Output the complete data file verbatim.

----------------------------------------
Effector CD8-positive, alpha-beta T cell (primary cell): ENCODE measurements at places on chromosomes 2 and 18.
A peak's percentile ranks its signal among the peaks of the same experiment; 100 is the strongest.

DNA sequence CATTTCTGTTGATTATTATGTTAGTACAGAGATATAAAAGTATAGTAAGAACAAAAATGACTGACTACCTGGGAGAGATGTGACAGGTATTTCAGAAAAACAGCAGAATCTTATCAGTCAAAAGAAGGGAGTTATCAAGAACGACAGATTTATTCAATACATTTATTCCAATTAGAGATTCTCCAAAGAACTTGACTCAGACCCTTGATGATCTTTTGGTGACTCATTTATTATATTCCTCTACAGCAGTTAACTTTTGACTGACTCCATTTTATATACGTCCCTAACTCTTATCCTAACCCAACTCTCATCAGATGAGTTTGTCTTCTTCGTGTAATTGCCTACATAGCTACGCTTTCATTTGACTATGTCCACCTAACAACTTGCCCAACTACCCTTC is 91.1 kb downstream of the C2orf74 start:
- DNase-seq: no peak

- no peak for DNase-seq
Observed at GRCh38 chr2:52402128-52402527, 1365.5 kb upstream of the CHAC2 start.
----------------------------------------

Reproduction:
Effector CD8-positive, alpha-beta T cell (primary cell): ENCODE measurements at places on chromosomes 2 and 18.
A peak's percentile ranks its signal among the peaks of the same experiment; 100 is the strongest.

DNA sequence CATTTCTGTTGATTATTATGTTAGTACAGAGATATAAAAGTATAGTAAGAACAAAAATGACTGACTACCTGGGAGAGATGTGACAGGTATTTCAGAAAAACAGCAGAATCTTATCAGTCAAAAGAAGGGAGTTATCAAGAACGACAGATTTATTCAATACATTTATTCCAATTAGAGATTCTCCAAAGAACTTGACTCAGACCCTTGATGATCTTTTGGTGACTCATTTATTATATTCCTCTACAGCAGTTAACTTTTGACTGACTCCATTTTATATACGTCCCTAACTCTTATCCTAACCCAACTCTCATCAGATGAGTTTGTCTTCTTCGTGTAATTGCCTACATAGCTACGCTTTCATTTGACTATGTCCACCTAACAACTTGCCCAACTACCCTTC is 91.1 kb downstream of the C2orf74 start:
- DNase-seq: no peak

- no peak for DNase-seq
Observed at GRCh38 chr2:52402128-52402527, 1365.5 kb upstream of the CHAC2 start.